Getting Started

To get started quickly with an example project you can use npm init. It will scaffold out a Next.js app with MDX configured.

npm init mdx
Note: MDX requires a version of node that is >= v8.5 and React 16.0+


You can pass in components for any HTML element that Markdown compiles to. This allows you to use your existing components and even CSS-in-JS like styled-components.

The components object is a mapping between the HTML element and your desired component you'd like to render.

const MyH1 = props => <h1 style={{ color: 'tomato' }} {...props} />
const MyParagraph = props => <p style={{ fontSize: '18px', lineHeight: 1.6 }} />

const components = {
  h1: MyH1,
  p: MyParagraph

Example usage

import React from 'react'
import Hello from '../'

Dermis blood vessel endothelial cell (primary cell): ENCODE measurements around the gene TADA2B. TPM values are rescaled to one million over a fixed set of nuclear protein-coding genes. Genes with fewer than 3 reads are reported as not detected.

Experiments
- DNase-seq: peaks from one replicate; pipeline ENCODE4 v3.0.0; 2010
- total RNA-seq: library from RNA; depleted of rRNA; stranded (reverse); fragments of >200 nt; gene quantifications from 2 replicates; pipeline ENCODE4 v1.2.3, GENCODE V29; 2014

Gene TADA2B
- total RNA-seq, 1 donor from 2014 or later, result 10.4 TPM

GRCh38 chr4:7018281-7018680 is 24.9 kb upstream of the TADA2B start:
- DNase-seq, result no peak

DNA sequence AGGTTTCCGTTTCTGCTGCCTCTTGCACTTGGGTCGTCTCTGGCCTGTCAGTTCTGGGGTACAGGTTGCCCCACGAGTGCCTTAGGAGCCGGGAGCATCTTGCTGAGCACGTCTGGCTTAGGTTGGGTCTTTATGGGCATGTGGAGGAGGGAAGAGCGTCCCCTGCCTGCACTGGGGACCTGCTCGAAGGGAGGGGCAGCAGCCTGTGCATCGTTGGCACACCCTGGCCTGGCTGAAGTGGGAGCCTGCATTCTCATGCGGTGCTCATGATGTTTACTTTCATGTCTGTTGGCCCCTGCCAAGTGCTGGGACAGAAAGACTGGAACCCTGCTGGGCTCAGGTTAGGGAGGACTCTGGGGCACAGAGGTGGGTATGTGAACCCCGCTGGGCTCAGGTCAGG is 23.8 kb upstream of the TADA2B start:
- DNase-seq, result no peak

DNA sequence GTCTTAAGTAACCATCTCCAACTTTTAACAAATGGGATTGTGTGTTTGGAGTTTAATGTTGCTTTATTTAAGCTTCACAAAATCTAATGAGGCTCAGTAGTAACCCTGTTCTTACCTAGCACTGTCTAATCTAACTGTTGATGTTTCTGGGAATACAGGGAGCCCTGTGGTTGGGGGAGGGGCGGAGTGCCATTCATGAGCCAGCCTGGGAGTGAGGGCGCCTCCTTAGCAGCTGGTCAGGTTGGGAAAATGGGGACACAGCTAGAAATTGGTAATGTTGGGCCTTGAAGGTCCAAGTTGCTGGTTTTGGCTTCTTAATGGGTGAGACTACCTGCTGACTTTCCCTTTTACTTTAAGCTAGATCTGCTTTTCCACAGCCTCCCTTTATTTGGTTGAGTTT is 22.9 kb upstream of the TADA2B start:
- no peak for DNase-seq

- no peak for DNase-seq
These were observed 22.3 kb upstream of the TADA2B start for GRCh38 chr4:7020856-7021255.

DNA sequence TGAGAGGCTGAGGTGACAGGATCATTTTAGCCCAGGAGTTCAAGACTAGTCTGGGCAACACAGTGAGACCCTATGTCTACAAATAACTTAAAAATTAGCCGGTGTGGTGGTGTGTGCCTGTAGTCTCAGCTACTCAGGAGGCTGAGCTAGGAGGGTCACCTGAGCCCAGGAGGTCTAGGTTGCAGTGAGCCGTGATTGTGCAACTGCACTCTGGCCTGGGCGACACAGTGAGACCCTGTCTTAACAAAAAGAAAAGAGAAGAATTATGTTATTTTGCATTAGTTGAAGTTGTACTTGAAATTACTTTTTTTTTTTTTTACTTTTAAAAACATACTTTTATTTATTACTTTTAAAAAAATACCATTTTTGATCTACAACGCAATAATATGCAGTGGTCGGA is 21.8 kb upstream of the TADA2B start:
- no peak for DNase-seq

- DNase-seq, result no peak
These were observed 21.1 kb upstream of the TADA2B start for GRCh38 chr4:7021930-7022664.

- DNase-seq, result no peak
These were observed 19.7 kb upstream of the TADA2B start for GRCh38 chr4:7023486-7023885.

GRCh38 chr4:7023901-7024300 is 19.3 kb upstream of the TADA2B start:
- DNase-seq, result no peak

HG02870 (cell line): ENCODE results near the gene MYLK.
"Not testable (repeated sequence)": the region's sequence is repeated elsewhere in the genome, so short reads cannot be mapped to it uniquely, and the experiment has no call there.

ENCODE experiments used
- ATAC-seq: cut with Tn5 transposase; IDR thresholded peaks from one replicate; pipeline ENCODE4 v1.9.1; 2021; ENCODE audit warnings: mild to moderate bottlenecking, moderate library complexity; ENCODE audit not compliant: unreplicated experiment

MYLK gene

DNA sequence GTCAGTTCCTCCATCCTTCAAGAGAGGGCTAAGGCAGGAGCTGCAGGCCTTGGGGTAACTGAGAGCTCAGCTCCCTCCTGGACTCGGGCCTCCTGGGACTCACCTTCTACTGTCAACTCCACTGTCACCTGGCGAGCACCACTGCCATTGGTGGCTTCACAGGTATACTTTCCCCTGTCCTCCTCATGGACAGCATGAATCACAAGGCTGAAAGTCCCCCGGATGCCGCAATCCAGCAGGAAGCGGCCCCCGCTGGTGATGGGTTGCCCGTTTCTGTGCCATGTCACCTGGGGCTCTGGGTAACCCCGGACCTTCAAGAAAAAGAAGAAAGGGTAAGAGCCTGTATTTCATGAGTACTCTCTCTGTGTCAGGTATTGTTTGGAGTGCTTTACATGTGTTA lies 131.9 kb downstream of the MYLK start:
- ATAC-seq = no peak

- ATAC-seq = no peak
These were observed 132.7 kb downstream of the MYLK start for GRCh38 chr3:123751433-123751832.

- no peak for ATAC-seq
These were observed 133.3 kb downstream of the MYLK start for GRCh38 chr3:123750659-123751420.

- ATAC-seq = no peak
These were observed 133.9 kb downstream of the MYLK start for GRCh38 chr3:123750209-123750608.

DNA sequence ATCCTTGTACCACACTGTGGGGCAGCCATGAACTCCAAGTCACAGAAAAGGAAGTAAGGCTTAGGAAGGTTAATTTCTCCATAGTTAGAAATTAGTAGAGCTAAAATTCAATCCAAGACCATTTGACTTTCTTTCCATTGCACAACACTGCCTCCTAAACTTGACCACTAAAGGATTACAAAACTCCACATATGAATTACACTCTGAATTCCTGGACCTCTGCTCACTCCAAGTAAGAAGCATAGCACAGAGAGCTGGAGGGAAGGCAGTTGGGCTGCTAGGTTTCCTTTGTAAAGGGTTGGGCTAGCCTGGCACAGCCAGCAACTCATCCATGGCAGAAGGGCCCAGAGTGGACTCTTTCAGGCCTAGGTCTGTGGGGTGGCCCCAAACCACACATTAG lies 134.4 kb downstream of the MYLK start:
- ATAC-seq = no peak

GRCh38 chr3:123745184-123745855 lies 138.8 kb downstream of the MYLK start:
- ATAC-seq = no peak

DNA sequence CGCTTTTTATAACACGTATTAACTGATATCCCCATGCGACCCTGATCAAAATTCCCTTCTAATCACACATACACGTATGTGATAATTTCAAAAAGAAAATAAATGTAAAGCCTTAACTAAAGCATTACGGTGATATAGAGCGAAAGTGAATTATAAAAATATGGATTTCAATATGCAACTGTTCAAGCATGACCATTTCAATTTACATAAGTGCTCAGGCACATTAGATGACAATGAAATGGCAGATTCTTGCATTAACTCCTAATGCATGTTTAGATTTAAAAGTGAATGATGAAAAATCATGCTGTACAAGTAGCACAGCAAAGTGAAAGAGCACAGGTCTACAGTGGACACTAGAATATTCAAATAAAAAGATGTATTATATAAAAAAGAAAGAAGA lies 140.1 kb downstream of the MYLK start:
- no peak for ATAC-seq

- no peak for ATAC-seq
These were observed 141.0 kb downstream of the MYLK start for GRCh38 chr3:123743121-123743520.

import {
} from '../ui'

export default () =>
      h1: Heading,
      p: Text,
      code: Code,
      inlineCode: InlineCode

With the above, the Heading component will be rendered for any h1, Text for p tags, and so on.

In addition to HTML elements, there's an inlineCode. This is what remark uses for code elements within paragraphs, tables, etc.


If you're using an app layout that wraps your JSX, you can use the MDXProvider to only pass your components in one place:

import React from 'react'
import { MDXProvider } from '@mdx-js/tag'

import { Heading, Text, Pre, Code, Table } from './components'

const components = {
  h1: Heading.H1,
  h2: Heading.H2,
  // ...
  p: Text,
  code: Pre,
  inlineCode: Code

export default props =>
  <MDXProvider components={components}>
    <main {...props} />

This allows you to remove duplicated component imports and passing. It will typically go in layout files.

How does it work?

MDXProvider uses React context to provide the component mapping to MDXTag. MDXTag knows to use these components when determining which to render.

Projects, libraries and frameworks

If you're already working with a particular tool, you can try out MDX with the following commands: